In most public policy debates everyone favors “science” until science begins to favor one side over the other. When that occurs, science suddenly isn't so hallowed and name-calling soon takes over.
Rare, however, is the instance when an apparent winner in a science faceoff uses so much name-calling during a victory lap that the intended loser turns the table.
But that's exactly what played out last month in The New York Times. It was a lesson on how poor results can come from good science and how good food can be made to look bad.
The spat began Sept. 4 when Stanford University's Center for Health Policy published a paper in the Annals of Internal Medicine that, according to the Times, “concluded that fruits and vegetables labeled organic were, on average, no more nutritious than their conventional counterparts, which tend to be far less expensive.”
The Stanford study – actually a “meta-analysis,” not new research but a statistical compilation of 237 previous studies – went on to note that organic food was not “less likely to be contaminated by dangerous bacteria” nor were than any “obvious health advantages to organic meats.”
Those two points made the lead of every print and broadcast story on the report. What didn't make the news, though, is a key shortcoming of meta-analyses; in this case, using widely varying data from 237 separate papers to arrive at one conclusion.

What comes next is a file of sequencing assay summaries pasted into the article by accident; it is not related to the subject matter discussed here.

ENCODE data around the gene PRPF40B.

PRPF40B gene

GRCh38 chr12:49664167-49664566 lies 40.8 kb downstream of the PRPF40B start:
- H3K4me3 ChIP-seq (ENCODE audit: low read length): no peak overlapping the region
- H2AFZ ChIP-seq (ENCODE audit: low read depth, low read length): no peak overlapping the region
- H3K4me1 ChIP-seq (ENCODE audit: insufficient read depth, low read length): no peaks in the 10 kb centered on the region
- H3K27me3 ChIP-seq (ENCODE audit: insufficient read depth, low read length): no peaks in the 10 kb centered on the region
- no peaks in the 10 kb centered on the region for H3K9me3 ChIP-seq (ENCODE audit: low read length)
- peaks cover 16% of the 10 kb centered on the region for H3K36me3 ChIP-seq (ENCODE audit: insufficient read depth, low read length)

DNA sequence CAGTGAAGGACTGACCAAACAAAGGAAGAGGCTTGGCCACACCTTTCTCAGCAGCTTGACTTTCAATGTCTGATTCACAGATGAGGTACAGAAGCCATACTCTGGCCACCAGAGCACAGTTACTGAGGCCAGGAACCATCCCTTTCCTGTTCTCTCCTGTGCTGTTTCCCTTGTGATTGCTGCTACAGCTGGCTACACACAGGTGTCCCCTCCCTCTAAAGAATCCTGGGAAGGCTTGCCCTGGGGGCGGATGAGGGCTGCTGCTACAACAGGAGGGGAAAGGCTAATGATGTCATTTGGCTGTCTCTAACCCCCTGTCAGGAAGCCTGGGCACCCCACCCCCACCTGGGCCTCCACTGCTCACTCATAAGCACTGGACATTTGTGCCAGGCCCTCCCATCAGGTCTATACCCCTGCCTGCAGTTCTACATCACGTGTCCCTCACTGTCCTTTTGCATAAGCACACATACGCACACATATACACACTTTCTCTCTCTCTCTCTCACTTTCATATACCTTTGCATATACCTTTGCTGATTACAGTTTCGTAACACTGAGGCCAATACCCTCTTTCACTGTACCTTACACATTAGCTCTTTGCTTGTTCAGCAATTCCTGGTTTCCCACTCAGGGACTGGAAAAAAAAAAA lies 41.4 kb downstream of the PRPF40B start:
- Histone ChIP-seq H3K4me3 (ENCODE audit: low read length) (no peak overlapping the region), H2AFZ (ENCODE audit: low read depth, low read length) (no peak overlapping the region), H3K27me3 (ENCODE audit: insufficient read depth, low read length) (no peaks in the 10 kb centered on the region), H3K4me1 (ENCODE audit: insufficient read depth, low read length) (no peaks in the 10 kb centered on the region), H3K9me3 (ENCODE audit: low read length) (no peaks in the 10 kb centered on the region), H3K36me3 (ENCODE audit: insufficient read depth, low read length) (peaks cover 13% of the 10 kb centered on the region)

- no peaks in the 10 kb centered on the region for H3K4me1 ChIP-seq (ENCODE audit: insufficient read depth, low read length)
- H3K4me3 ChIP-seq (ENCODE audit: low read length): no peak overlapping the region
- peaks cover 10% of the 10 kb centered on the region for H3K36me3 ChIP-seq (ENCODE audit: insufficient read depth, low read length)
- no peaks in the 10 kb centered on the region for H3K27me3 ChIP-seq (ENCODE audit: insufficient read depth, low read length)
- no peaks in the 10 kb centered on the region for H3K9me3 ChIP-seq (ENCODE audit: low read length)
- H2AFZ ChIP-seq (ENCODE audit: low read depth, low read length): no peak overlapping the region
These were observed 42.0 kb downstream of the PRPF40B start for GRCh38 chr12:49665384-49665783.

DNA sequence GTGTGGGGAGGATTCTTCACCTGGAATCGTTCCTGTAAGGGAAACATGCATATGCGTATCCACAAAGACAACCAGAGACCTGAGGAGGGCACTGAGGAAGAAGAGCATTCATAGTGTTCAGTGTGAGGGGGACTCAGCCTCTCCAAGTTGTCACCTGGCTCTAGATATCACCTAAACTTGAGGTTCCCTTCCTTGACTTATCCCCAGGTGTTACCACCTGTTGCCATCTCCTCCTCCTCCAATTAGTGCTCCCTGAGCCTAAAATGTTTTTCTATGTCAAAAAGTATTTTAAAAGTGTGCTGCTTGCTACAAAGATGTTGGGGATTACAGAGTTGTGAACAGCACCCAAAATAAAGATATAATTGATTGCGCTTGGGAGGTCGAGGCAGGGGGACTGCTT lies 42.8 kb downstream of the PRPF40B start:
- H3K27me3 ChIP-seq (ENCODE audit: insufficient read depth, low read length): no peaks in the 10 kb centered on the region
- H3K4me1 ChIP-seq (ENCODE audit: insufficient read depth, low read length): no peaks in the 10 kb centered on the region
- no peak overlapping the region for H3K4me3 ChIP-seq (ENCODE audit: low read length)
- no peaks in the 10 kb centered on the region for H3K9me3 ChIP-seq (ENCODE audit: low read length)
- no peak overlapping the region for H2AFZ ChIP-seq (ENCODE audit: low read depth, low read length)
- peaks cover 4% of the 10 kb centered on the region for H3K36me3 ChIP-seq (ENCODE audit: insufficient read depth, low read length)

Facts like that didn't bother Times columnist Roger Cohen, whose Sept. 6 piece on the Stanford work, titled, “The Organic Fable,” labeled all organic food as a “fad.” He went to say organic food is “premium branding rather than science.”
While “organiacs,” the name Cohen gave organic supporters, went after him with forks and knives, medical doctors, nutritionists and ag economists – the latter two were not on the Stanford panel that compiled the meta-analysis – also responded.
One was Chuck Benbrook, research professor at Washington State University's Center for Sustaining Agriculture and Natural Resources. After reading the Stanford paper, Benbrook labeled it either “a very shallow, questionable analysis” or a “naive, sloppy job … cleverly or intentionally designed to raise questions where none existed” about organic production and food.
Cohen responded to the criticisms by Benbrook and others with another column Sept. 27 that, to his credit, listed “several good points made by my critics.”
Soon, however, he returned to taking pot-shots at the “organic bourgeoisie, with their babies in reusable cotton diapers … inveighing against genetically modified food.”
Wow, now that's clever name-calling. What it isn't, however, is science.